Small group engagement can be a difficult thing to achieve. From the person who talks too much to the quiet one in the corner, each member is unique in how they approach a group and a topic. Helping members engage takes time and leadership; here are three ways to engage with your group.
1. Ask Questions.
Questions are an extremely important part of engaging others. They give members the opportunity to voice their ideas about a topic and any thoughts that they might have. One thing to remember, however, is that your members may not feel open to answering questions right away. That is where the Leader of the group steps in and takes the lead. Sometimes all people need is to hear an honest open answer from you. Show them how to be vulnerable with each other. When asking a difficult or personal question, pause briefly and then say, “Here… I’ll go first.”
I recently had the opportunity to ask leaders and members in a group on Facebook what their best ways were to engage with their group members.
Here are their answers:
- “We do a high/low question at the beginning of our meeting time. ‘What were the high point of your week and the low point?’ Then we just look for an opportunity to feed off of that during the lesson part.”
- “We always opened with the question of what is God teaching you, or what are you learning about God, or what are you studying now. It was cool to hear about other people’s experiences but also functioned as great accountability because you wanted to have an answer and knew it was coming.”
Another type of question you can ask is “what do you think about the question”. This question is great for pre-written studies and helps get members thinking. Ice breaker questions are also another great way to help open up space and get people talking.
Don’t let one person dominate the conversation.
Sometimes all that your group needs is silence. The quiet ones in the group may just need time to gather their thoughts, and if you move on too quickly they may lose the chance to answer.
“Silence is your friend, don’t be scared of it.”
To avoid embarrassing the chatty person in the group try asking direct questions or ask if others have opinions. Such as “Kathy what did you think of the passage we just read?” or “James what did you think about how the situation was handled in this chapter?”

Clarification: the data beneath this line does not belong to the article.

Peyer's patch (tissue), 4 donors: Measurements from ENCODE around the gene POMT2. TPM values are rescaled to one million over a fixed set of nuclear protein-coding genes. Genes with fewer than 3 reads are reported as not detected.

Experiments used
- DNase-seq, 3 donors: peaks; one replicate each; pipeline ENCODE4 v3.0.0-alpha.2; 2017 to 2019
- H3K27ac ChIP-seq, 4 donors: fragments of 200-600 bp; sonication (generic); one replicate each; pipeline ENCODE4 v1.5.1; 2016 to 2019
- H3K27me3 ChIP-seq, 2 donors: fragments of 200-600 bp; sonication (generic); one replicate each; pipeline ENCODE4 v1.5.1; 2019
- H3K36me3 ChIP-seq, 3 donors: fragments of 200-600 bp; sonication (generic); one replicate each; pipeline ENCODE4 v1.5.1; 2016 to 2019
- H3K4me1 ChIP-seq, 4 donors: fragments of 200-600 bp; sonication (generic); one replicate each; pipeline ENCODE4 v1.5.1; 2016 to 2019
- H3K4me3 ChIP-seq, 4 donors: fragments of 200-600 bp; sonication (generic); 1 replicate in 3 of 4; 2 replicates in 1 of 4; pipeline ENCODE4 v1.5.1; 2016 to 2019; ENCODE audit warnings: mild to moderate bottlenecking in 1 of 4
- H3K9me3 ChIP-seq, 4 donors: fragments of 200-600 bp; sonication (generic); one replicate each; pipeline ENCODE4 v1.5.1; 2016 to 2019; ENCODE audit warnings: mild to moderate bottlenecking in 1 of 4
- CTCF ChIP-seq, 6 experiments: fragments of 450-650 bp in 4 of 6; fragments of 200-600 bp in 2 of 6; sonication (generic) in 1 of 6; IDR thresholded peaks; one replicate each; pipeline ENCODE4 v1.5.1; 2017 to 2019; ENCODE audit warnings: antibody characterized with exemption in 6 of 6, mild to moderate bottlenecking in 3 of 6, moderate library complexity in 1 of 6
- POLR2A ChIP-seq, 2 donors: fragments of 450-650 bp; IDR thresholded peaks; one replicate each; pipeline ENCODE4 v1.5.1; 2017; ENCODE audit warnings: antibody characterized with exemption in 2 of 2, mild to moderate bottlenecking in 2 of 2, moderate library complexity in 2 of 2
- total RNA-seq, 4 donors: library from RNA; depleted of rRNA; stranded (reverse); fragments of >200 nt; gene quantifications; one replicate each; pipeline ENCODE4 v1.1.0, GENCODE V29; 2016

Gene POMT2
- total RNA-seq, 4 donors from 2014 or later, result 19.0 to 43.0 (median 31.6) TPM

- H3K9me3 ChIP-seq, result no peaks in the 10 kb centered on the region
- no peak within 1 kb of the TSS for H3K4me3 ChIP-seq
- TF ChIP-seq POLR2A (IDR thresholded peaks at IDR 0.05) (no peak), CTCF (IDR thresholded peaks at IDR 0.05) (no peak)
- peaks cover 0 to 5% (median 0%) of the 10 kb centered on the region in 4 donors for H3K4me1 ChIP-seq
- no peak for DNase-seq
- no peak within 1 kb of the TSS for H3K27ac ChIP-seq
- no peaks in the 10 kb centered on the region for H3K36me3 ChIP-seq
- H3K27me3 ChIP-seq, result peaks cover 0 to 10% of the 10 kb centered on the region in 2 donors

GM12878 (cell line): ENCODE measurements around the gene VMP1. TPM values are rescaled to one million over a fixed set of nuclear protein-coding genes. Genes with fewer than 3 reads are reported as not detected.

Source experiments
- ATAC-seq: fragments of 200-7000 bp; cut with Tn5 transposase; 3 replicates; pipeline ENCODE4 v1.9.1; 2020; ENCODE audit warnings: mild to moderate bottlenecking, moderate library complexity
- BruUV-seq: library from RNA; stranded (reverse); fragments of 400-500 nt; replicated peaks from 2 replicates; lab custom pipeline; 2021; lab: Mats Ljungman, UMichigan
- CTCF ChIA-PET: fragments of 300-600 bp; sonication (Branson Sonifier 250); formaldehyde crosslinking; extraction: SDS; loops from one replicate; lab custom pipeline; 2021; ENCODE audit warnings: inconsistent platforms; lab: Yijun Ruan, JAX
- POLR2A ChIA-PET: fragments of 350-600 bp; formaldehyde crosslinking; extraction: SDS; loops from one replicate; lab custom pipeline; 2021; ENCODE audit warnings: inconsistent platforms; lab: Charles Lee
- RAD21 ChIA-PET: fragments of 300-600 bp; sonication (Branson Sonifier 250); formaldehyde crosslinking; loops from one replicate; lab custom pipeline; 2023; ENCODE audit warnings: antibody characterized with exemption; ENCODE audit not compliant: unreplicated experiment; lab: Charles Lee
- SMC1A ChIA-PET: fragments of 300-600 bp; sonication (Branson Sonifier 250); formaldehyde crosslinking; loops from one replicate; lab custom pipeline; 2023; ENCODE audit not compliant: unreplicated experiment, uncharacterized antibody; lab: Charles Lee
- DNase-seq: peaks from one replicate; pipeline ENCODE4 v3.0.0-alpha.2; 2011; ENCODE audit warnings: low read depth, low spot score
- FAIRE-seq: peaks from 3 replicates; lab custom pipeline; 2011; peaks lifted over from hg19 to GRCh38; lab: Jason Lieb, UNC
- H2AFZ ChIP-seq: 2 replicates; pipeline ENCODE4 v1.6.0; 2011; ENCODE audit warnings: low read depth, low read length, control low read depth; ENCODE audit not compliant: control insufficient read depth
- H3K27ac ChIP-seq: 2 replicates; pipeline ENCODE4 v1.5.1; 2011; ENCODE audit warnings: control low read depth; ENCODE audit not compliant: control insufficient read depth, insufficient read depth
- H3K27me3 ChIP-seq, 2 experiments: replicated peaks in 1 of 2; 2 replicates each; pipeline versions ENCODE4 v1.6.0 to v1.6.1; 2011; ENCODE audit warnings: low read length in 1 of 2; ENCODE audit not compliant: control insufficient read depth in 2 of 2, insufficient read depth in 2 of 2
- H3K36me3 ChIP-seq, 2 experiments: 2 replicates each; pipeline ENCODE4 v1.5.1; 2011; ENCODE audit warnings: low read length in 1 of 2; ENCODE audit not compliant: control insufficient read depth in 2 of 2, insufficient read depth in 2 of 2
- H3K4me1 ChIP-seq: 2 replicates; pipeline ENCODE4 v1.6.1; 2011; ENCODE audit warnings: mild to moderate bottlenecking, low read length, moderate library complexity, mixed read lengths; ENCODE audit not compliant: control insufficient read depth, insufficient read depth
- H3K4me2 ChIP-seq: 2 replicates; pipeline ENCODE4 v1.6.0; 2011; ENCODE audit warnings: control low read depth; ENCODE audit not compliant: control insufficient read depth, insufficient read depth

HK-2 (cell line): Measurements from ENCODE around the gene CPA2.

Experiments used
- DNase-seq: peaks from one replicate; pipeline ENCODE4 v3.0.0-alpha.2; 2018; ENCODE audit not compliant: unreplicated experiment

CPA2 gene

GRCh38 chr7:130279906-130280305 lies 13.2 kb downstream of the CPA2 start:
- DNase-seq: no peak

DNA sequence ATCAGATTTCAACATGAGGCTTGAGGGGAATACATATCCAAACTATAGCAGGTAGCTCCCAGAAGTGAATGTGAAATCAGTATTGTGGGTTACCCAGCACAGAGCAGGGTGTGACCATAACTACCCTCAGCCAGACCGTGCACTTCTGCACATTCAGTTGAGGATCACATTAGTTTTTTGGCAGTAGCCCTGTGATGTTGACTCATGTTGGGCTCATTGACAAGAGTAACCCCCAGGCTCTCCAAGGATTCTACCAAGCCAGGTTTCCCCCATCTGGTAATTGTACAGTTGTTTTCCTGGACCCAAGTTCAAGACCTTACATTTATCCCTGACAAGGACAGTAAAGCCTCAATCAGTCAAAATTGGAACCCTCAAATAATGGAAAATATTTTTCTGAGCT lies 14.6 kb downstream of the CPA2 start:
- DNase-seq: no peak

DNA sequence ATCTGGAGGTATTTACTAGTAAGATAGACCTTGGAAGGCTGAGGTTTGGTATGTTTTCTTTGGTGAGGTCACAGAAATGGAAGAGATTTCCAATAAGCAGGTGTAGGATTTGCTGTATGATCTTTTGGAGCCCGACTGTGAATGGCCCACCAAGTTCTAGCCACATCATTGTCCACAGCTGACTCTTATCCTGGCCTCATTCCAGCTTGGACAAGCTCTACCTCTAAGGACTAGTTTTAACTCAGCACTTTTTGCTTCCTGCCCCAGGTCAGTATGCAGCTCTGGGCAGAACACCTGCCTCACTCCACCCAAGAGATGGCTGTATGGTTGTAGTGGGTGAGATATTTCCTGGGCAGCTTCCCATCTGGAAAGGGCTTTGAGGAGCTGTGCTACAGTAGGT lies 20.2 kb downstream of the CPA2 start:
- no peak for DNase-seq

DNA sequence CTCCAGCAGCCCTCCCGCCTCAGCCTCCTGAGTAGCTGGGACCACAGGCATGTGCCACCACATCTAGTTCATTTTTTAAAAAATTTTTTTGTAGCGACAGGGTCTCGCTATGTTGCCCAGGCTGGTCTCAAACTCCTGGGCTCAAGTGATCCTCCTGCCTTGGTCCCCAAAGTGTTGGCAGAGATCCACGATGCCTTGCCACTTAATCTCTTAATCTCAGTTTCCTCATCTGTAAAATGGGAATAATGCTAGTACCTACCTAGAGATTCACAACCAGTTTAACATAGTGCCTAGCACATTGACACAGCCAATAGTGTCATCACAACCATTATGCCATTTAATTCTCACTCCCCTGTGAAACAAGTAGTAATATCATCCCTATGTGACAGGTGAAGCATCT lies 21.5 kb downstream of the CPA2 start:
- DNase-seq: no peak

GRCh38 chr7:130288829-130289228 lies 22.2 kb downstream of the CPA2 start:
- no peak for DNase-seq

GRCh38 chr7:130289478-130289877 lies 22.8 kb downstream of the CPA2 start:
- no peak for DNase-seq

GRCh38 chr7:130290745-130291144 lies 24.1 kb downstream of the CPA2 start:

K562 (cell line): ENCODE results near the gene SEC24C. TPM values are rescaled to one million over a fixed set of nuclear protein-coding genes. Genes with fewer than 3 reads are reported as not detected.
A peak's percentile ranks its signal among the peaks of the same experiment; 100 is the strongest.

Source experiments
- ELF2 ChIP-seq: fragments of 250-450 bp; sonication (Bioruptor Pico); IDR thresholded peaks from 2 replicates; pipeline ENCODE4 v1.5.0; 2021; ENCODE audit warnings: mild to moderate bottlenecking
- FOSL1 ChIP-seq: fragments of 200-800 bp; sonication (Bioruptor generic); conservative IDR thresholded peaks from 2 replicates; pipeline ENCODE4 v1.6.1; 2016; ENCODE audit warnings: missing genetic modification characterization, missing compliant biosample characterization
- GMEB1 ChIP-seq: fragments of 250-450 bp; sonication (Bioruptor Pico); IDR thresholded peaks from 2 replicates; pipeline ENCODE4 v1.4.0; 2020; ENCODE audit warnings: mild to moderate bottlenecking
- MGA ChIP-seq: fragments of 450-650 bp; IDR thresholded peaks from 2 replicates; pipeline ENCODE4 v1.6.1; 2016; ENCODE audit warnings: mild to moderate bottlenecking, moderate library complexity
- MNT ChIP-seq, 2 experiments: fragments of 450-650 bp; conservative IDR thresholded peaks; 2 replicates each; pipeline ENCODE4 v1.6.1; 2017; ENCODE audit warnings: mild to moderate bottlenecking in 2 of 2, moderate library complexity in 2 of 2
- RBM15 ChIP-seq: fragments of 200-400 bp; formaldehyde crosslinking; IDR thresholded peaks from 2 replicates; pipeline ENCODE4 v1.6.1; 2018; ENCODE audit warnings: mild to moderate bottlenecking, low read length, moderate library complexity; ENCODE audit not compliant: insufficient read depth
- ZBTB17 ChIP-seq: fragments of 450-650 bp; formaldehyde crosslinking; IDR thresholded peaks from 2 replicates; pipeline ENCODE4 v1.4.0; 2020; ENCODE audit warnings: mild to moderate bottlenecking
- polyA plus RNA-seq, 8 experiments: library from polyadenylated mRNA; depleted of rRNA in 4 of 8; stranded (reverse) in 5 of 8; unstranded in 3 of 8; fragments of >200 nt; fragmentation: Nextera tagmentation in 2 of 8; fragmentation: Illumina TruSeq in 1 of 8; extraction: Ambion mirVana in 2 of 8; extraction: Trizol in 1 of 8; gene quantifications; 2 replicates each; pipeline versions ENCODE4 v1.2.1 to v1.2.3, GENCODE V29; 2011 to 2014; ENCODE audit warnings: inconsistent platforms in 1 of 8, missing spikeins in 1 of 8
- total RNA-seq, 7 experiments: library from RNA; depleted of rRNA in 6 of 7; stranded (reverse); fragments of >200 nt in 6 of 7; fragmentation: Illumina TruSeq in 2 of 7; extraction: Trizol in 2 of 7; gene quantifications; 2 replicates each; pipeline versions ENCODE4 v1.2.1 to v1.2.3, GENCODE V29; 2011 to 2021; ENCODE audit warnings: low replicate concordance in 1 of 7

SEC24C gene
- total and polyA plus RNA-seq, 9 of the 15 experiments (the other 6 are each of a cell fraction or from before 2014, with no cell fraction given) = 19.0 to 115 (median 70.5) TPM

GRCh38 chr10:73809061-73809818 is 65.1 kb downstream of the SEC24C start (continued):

Pulling chatty Kathy aside isn’t necessary if boundaries and expectations are set at the start of a small group and then reinforced periodically (as needed or as new members join).
However, you may need to draw the over-talkative person aside and explain to them why it is good to let others answer as well. You can even tell them that you really enjoy their input, and ask them to help you get others involved in the conversation.
2. Do things together.
Doing things with your group in and outside of the meeting time is an easy way for your members to engage with one another.
Take your group for an outing. It could look like meeting a need in the church, such as someone who needs help with yard work. You could take the group out for a fun night of activities like hosting a BBQ, bowling, seeing a Christian film, and more. Or you could go out with the Great Commission in mind and reach out to your community.
“If there is a need, lead your group to meet that need. For example, if one of the group members is moving, going through a divorce, or facing another challenging situation, find a way to help. It could be as simple as asking members to make a meal, transport kids, pack boxes, host a baby shower, etc.”-Heather Riggleman 7 Ways to Encourage Real Talk in Small Groups
You could also get your group members to help you set up goals for where your group is going. Setting goals with your members get them more involved. They know where they are going and can step in to help the group get there.
3. Write a Study as a Group.
What better way to promote engagement than to write a study together. Your group may need to be more advanced for this, but writing a study is a cool way to help your group engage with one another. Using a system such as StudyChurch makes this process easier.
With our Study Builder, a leader or church account can write studies and send it out to group members. Send your members home with a chapter or theme in mind and ask them to read. Have them pray and ponder the passage and bring their thoughts to the group next week. Once the group meets back together the following week, listen to what your members have to say and to the discussions that take place. Then narrow down the main topics that were discussed and gather the verses and quotes used.
Small groups are an amazing place to engage with people. I hope that these three tips help you with your small group and that your group grows closer together and to Christ!
Have an idea for more ways to help a group engage? Comment below with your thoughts!